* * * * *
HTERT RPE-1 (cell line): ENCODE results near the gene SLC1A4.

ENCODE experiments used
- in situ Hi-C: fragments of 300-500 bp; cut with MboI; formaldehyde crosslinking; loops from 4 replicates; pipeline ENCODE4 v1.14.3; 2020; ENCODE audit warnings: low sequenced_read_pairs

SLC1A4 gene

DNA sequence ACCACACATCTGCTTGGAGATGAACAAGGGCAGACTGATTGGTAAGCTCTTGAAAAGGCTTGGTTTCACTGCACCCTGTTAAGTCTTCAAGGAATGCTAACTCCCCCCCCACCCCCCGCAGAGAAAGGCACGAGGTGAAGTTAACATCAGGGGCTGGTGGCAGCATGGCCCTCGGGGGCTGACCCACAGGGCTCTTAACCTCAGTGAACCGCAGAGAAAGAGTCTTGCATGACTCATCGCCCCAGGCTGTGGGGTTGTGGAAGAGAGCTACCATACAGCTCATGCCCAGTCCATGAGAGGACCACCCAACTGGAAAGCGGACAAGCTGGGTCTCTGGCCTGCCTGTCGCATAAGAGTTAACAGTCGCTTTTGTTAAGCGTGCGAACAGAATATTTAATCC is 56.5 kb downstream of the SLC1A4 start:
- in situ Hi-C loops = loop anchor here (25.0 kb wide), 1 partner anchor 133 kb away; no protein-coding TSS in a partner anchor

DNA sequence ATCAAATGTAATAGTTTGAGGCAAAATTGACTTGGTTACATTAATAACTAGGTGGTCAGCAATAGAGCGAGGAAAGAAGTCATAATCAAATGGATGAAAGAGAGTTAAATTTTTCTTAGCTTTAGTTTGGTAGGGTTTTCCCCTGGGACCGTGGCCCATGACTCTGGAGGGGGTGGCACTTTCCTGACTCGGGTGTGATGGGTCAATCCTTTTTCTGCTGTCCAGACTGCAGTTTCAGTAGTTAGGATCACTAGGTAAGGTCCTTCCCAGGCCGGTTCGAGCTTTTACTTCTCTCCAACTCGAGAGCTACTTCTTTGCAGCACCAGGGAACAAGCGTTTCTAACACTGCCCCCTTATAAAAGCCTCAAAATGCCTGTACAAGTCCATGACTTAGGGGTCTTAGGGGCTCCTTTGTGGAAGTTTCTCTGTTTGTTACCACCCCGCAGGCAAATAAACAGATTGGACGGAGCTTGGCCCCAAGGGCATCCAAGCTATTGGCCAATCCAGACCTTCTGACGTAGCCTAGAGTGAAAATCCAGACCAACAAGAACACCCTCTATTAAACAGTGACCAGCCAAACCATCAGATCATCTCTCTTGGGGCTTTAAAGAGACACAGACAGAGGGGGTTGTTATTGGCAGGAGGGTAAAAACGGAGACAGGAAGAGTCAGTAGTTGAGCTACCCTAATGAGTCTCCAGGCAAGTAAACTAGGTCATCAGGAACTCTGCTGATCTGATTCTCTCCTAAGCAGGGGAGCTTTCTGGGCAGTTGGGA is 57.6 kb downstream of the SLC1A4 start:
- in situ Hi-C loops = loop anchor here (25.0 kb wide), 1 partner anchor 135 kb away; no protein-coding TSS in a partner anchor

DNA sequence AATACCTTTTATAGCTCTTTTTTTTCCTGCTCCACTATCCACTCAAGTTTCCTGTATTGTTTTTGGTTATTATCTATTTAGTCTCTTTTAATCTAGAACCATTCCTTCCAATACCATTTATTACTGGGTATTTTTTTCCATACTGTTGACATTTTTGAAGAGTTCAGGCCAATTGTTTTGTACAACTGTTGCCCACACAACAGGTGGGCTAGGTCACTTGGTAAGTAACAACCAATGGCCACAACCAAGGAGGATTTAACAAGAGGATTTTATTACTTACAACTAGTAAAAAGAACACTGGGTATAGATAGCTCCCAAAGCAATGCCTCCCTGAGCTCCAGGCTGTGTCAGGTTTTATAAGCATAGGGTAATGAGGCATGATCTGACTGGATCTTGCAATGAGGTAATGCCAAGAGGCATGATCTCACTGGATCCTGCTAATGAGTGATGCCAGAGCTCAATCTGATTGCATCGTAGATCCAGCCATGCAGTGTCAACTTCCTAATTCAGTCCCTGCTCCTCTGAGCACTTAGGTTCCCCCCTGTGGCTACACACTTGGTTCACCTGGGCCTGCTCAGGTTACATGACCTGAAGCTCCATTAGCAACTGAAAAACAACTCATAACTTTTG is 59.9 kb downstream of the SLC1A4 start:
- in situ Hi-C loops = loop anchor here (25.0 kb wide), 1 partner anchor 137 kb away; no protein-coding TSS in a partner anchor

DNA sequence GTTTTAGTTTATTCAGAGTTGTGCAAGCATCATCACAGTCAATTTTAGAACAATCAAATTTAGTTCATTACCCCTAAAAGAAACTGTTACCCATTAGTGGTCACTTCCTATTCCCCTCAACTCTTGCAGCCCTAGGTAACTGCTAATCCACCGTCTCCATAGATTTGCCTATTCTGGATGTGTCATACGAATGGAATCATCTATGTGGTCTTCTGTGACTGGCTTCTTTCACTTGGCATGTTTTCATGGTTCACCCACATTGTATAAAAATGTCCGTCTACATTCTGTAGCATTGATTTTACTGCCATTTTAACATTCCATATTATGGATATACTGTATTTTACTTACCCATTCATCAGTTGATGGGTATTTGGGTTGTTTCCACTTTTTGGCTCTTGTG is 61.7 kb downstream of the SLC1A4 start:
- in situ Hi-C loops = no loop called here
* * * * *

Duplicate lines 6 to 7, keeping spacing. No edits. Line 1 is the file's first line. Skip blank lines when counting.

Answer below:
- in situ Hi-C loops = loop anchor here (25.0 kb wide), 1 partner anchor 133 kb away; no protein-coding TSS in a partner anchor

DNA sequence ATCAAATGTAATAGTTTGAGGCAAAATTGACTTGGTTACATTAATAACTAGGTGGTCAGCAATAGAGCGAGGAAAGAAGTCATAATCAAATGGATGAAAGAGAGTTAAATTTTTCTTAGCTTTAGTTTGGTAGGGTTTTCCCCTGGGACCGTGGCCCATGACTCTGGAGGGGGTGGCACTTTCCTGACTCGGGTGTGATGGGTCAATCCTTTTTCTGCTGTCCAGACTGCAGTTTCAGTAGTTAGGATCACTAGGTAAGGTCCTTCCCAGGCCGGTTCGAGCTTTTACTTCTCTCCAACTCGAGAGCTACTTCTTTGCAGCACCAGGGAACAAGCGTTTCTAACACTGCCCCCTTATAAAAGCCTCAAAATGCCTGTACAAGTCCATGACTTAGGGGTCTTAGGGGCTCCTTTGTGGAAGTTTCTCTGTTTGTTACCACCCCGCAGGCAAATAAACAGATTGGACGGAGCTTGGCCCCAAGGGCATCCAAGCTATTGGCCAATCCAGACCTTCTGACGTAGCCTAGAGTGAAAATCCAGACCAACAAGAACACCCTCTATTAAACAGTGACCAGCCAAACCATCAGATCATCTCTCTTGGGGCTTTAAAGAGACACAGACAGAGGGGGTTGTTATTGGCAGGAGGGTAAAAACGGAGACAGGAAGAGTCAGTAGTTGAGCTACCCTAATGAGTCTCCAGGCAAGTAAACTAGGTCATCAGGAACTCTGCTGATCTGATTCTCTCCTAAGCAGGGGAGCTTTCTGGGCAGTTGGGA is 57.6 kb downstream of the SLC1A4 start: